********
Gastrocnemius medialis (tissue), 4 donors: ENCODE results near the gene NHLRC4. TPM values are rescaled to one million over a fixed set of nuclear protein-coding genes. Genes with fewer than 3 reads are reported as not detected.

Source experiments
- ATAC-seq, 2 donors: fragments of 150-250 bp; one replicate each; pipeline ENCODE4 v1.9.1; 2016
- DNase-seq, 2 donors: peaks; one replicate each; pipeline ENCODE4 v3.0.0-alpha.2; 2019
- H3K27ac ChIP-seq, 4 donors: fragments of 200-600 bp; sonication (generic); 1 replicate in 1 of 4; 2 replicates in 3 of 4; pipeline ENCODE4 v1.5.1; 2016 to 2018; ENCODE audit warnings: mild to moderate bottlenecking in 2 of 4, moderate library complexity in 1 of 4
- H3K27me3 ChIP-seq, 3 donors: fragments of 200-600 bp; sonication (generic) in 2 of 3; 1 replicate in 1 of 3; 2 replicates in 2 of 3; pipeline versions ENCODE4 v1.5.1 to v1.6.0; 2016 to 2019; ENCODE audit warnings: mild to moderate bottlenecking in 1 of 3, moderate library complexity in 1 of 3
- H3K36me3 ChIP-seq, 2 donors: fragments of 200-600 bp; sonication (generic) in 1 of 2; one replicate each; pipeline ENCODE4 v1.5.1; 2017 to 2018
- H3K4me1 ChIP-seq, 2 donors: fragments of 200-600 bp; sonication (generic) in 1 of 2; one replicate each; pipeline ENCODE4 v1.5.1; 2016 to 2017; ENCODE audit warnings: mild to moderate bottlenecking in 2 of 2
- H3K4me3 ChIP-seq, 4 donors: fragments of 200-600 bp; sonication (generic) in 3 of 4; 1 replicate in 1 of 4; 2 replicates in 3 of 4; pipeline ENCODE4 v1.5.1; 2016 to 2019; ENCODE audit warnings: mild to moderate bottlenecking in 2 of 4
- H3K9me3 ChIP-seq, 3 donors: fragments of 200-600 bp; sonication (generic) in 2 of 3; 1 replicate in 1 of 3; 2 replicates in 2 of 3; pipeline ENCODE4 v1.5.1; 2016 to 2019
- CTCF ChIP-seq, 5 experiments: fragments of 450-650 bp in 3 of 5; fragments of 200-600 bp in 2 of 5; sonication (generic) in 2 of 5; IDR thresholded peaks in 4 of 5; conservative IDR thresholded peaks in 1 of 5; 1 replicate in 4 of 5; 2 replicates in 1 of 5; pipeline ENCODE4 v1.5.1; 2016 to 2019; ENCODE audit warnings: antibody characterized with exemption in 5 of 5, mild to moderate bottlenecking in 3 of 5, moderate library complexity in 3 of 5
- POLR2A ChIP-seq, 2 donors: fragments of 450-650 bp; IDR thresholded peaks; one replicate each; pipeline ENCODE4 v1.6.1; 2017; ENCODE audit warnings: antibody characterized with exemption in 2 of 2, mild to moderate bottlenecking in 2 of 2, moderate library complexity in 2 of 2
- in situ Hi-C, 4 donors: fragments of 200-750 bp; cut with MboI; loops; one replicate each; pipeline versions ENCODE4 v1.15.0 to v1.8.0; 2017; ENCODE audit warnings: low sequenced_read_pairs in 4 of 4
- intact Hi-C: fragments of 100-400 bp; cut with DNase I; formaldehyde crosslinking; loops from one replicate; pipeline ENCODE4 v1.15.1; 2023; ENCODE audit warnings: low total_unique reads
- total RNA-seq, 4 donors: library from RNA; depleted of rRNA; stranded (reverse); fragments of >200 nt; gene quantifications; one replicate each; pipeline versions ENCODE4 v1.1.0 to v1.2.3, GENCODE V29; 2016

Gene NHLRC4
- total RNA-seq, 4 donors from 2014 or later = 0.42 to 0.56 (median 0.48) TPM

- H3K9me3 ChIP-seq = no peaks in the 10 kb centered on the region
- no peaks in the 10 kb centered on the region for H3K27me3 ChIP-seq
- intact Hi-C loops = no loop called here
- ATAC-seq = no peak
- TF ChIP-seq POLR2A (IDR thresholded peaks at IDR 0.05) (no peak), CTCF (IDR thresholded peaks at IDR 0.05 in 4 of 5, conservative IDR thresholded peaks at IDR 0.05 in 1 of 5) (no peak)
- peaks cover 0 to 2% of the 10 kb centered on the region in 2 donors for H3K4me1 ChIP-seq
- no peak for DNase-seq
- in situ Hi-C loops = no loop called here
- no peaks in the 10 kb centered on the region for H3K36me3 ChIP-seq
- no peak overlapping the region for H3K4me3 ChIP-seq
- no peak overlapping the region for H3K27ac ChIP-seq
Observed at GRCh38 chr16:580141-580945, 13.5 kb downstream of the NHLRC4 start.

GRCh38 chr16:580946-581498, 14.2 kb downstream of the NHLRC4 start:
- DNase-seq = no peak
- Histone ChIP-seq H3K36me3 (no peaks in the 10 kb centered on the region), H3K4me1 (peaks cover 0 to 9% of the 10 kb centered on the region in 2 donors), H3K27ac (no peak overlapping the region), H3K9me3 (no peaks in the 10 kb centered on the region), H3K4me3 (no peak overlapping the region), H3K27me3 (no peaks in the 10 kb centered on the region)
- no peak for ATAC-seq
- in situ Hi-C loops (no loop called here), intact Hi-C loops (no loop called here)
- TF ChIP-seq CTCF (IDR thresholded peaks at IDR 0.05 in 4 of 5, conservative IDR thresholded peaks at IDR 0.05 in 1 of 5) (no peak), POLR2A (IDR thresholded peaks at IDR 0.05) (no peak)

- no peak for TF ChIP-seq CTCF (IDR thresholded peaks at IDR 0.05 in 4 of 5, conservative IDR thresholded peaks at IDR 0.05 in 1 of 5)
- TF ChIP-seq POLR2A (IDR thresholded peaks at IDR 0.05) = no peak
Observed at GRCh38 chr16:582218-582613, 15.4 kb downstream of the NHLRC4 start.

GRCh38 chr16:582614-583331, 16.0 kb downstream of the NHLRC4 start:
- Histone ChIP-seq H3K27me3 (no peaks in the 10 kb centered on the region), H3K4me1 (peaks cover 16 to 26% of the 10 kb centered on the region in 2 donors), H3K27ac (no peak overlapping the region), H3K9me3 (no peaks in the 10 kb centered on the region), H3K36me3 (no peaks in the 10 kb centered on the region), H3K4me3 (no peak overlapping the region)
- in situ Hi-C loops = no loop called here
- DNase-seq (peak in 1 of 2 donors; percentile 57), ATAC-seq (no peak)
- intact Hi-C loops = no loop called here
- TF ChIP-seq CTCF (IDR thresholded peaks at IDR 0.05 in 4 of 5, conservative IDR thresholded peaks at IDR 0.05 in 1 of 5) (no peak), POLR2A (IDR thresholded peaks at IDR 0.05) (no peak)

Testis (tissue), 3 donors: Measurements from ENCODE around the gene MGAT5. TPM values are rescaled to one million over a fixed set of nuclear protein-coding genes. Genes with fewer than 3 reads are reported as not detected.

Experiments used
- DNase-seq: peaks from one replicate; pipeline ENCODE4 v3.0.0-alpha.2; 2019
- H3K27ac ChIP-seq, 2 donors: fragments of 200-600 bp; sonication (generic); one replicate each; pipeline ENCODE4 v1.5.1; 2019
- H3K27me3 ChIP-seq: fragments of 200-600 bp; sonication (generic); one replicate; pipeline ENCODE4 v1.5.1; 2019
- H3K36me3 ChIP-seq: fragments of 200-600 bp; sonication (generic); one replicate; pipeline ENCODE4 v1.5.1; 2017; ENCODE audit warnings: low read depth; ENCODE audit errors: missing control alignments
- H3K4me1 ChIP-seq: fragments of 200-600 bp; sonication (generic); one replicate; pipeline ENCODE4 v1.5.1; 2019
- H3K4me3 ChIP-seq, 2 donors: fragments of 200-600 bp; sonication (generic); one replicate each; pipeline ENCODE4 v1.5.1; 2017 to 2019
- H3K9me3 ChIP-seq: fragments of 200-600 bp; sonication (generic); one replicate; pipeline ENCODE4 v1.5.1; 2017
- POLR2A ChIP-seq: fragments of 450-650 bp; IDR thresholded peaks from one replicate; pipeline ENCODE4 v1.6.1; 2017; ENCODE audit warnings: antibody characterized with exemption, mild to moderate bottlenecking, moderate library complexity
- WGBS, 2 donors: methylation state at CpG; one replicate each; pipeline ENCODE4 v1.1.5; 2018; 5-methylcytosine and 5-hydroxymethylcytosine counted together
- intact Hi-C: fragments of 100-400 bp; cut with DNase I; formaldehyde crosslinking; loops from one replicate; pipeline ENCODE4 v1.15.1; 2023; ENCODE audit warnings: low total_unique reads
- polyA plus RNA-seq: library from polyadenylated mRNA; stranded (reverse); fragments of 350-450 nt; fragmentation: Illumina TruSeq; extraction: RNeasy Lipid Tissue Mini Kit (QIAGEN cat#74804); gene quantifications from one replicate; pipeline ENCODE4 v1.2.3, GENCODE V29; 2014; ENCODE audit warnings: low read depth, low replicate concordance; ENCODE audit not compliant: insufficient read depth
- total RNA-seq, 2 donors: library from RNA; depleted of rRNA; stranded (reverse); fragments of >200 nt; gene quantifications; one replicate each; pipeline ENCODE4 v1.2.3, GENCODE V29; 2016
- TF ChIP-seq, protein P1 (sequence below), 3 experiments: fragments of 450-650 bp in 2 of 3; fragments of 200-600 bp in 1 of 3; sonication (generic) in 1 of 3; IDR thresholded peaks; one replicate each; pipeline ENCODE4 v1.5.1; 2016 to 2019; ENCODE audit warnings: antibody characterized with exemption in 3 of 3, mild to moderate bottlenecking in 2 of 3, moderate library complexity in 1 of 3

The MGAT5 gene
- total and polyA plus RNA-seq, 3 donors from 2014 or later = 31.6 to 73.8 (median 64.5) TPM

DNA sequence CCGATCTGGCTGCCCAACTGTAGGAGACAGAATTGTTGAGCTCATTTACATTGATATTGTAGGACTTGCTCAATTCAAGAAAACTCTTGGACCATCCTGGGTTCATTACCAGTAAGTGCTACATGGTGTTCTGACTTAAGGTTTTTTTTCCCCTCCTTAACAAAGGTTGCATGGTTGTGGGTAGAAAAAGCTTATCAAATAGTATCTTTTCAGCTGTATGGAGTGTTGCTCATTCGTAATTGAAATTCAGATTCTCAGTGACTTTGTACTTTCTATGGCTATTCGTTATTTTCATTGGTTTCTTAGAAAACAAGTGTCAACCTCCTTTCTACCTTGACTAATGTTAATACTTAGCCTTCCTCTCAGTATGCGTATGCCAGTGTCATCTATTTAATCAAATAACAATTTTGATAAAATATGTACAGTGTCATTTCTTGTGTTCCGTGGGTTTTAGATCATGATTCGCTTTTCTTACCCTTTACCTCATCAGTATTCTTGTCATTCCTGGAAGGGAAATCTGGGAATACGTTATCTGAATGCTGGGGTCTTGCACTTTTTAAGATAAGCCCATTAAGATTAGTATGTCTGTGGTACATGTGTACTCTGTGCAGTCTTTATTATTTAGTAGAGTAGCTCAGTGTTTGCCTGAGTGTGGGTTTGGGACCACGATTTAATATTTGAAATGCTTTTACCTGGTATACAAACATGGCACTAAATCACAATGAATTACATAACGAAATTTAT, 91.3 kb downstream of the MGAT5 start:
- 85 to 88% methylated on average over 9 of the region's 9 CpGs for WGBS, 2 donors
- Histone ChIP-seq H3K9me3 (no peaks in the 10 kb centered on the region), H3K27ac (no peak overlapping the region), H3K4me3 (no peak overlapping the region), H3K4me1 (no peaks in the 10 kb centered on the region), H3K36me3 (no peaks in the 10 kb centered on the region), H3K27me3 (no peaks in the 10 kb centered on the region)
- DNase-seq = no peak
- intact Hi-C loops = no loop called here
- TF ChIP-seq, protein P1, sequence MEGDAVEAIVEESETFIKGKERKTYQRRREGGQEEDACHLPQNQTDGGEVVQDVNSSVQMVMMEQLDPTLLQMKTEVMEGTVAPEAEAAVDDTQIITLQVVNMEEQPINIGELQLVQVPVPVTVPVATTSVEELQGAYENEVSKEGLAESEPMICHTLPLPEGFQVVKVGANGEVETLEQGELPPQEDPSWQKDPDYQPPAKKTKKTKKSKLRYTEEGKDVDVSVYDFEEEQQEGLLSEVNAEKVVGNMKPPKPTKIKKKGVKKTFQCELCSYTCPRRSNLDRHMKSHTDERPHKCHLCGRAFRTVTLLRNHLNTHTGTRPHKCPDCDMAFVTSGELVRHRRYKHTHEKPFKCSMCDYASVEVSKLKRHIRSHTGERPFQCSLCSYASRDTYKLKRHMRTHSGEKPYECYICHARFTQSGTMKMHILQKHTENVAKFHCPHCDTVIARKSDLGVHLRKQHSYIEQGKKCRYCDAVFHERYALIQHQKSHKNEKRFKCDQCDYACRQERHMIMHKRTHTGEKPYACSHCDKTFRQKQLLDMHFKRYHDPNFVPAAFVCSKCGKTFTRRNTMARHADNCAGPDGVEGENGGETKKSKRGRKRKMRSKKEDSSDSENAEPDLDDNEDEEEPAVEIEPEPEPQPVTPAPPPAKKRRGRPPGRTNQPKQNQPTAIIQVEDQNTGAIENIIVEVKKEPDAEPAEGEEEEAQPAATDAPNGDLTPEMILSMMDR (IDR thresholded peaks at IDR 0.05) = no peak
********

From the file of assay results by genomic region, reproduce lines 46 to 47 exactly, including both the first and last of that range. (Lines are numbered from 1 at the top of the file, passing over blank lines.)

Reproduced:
Experiments used
- DNase-seq: peaks from one replicate; pipeline ENCODE4 v3.0.0-alpha.2; 2019